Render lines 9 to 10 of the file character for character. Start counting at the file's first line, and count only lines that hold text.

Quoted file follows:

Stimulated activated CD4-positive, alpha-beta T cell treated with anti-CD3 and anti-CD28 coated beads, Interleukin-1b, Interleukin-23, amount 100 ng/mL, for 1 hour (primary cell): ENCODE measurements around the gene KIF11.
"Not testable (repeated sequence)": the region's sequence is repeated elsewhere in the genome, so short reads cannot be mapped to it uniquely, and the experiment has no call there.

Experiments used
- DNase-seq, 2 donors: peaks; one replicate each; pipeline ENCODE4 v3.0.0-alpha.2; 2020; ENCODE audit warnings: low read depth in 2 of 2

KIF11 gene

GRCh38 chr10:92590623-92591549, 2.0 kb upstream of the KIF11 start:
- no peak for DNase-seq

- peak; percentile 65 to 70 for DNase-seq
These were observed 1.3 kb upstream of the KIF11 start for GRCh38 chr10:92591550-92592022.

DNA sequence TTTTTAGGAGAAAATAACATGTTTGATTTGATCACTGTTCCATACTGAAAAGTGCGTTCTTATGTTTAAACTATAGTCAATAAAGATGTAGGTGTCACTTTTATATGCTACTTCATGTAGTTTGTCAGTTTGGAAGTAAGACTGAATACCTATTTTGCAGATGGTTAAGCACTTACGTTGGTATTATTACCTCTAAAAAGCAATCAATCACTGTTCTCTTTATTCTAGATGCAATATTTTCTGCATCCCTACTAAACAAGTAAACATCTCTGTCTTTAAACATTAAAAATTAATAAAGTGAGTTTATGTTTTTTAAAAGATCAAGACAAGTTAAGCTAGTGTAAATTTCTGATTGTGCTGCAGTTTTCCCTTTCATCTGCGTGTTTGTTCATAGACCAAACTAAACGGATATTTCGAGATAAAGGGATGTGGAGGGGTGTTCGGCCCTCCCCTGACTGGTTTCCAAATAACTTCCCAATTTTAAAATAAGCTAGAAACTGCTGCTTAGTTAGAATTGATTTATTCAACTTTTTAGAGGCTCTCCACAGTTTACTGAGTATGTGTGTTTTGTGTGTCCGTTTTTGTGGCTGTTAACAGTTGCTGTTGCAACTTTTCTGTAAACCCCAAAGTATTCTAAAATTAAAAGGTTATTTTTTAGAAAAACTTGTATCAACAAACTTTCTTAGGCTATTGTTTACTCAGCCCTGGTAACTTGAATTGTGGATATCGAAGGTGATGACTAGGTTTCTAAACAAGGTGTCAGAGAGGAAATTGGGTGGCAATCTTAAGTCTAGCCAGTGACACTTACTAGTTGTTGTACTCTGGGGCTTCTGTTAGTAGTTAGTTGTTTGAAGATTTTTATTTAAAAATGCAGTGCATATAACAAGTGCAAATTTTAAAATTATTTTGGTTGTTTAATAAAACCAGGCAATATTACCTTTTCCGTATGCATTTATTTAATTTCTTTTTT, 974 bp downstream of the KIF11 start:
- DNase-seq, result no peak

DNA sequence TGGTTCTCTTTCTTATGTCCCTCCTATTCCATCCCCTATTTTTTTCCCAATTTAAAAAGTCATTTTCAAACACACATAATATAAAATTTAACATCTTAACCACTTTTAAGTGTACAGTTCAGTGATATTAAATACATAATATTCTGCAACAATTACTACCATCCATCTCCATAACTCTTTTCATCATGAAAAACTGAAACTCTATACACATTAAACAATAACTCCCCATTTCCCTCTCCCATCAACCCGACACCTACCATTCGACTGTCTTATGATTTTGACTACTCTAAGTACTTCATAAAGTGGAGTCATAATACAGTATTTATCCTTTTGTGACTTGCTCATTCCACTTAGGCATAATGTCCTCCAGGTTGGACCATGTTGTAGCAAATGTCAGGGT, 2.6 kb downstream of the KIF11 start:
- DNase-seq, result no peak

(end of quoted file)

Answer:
These were observed 1.3 kb upstream of the KIF11 start for GRCh38 chr10:92591550-92592022.

DNA sequence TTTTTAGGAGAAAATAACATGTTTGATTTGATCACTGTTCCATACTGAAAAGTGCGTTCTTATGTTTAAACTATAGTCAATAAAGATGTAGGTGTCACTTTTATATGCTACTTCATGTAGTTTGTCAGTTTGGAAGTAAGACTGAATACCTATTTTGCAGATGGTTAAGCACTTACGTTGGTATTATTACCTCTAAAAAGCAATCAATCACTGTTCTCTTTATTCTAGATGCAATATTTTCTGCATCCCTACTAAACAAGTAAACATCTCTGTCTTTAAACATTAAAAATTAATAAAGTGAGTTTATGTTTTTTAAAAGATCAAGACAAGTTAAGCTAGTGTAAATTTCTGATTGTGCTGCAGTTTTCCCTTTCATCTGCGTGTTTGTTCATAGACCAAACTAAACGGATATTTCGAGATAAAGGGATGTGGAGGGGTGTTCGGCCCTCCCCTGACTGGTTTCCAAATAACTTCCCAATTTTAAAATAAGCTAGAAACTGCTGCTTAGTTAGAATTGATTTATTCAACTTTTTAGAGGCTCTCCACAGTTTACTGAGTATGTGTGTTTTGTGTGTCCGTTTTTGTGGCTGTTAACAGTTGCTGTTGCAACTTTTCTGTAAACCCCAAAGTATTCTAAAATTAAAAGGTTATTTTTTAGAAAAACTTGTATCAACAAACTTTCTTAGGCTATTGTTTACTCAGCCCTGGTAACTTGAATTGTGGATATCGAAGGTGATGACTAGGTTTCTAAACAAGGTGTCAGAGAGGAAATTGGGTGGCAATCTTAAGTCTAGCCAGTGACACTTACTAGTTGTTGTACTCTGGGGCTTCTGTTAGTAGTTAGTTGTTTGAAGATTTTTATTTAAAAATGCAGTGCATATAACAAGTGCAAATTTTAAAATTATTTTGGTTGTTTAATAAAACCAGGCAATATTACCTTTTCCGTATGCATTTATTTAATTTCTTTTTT, 974 bp downstream of the KIF11 start: